Starr Foundation: Grants for STEM Higher Education

OVERVIEW: The Starr Foundation has focused on education since its founding in 1955. Most of its higher ed funding is directed at scholarship and exchange programs, but colleges and universities have received medical science grants through its Medicine and Healthcare program.

IP TAKE: The Starr Foundation is one of the largest private foundations in the United States, with assets of more than $1 billion, but does not accept unsolicited proposals or materials. Most of its grantees are either based in or otherwise serve communities in the New York City area, but universities around the country have received awards from this funder.

PROFILE: The Starr Foundation was founded by insurance entrepreneur Cornelius Vander Starr, who left his estate to the foundation after his passing in 1968. In addition to education, the foundation supports efforts in the areas of "medicine and healthcare, human needs, public policy, culture and the environment."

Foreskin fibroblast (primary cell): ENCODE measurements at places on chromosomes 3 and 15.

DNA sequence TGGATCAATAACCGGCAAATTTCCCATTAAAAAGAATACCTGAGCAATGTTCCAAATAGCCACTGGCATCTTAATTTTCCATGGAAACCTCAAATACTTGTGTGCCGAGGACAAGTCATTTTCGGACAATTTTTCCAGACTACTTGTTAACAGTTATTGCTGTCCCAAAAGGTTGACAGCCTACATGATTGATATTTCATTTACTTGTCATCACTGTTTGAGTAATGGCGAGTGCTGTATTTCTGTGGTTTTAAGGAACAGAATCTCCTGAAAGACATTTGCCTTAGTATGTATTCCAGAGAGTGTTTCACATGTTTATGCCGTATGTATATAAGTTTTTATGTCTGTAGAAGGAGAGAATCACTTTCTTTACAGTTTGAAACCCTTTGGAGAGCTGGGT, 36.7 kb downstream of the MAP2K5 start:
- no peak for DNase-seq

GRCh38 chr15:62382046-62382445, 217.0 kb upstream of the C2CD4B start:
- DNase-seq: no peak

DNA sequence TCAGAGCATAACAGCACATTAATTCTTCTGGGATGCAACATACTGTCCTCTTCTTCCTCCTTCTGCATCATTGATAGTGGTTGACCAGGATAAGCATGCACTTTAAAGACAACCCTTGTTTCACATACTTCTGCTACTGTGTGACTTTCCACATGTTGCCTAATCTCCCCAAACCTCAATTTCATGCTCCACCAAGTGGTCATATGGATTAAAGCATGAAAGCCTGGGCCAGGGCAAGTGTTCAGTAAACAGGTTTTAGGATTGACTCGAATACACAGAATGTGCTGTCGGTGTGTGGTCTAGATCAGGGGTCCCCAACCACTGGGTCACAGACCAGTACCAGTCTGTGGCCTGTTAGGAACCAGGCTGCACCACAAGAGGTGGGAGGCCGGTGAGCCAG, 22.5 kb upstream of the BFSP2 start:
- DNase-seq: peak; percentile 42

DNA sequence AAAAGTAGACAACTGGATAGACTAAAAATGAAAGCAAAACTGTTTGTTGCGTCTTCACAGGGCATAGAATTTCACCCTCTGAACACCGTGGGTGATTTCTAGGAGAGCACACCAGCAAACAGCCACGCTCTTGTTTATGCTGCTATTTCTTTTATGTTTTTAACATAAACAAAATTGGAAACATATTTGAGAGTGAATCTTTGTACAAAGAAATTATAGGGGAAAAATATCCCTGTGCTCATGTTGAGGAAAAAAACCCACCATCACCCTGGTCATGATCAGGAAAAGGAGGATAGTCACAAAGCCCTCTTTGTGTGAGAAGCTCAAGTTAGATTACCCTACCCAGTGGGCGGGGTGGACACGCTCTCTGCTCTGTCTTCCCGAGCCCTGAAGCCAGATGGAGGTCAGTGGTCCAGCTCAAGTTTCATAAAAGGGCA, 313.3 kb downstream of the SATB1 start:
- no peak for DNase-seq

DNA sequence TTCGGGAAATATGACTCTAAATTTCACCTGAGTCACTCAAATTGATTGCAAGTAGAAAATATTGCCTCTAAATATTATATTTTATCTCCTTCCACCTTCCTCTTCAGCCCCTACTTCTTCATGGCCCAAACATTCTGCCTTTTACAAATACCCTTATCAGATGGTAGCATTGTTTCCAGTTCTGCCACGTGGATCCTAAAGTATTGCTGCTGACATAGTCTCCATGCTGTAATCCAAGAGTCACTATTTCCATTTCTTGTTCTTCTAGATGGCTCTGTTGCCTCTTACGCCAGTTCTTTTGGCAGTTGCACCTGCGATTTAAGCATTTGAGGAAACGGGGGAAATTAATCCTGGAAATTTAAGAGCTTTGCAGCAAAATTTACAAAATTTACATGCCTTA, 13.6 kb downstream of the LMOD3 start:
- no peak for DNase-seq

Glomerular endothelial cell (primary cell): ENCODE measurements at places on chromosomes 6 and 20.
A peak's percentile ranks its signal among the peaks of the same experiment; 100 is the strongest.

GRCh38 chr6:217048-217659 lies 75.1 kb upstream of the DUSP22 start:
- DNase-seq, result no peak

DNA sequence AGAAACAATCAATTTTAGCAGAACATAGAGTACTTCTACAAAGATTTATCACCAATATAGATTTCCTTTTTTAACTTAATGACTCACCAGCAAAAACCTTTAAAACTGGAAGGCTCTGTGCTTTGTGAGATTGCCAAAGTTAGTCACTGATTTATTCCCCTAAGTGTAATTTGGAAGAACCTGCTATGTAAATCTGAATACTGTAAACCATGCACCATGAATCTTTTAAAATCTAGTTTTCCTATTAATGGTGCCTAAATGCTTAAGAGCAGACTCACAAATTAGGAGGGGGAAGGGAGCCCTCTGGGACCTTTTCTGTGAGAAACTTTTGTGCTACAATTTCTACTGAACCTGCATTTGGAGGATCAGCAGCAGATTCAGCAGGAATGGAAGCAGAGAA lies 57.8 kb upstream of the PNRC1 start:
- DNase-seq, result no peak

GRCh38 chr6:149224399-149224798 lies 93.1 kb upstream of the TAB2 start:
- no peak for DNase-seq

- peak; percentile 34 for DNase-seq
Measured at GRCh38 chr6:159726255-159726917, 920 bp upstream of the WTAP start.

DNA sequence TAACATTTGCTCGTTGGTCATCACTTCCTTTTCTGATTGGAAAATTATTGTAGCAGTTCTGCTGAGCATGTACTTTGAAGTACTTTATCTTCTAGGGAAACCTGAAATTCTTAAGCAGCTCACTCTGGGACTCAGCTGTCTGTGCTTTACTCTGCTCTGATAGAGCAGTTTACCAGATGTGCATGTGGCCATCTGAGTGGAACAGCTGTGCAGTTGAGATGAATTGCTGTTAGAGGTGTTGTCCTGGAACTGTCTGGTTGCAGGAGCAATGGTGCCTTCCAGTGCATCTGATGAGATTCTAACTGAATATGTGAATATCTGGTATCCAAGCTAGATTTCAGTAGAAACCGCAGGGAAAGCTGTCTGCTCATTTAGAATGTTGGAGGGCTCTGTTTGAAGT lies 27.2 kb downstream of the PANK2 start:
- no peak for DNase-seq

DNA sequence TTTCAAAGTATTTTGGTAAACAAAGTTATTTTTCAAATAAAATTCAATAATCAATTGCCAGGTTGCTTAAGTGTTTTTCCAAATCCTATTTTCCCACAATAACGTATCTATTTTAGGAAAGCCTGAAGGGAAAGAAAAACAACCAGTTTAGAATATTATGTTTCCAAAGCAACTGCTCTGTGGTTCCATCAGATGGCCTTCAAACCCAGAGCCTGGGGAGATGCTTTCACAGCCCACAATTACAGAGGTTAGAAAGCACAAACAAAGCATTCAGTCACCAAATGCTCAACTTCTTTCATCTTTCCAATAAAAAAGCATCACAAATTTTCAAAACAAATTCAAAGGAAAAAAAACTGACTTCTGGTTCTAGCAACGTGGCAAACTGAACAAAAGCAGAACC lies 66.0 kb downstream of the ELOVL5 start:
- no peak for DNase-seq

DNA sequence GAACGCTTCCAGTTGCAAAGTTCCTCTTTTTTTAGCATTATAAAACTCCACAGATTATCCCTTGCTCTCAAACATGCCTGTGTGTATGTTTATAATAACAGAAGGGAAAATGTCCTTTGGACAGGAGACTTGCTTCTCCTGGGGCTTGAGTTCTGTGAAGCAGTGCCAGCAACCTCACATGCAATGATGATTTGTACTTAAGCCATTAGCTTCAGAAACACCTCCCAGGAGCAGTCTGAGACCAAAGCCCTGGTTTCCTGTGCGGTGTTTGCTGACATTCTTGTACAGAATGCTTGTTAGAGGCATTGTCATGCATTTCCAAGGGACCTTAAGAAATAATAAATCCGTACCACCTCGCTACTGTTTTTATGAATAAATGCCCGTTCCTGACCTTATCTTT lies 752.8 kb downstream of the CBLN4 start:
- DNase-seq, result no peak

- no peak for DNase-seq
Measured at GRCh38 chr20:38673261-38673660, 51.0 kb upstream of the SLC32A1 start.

Starr's primary higher ed focus is on scholarship organizations and postsecondary schools throughout the United States that offer Starr Foundation-supported scholarships, "need-based financial aid to students seeking to attend secondary and post-secondary schools," and a number of exchange programs that send U.S. students abroad and bring international students to the U.S. 

While Starr's other programs (Culture and the Arts, Human Needs, Public Policy, and the Environment) do not appear to have attracted much STEM-related higher ed funding, its Medicine and Healthcare focus allocates “significant research grants and grants to assist in the provision of healthcare to under-served communities in New York City and overseas,” with a stated plan to focus increasingly on preventative healthcare going forward.

The most significant grants in this area include a recent $10 million award to support stem cell research at the University of Miami Medical School and a $6 million endowment for the creation of two professor positions in veterinary medicine at Cornell University.

With these possibilities in mind, it is important to emphasize that Starr is no longer accepting unsolicited proposals—or any unsolicited materials, for that matter. Starr is also a fairly low-profile grantmaker,making for an uphill battle for first-time grantseekers.


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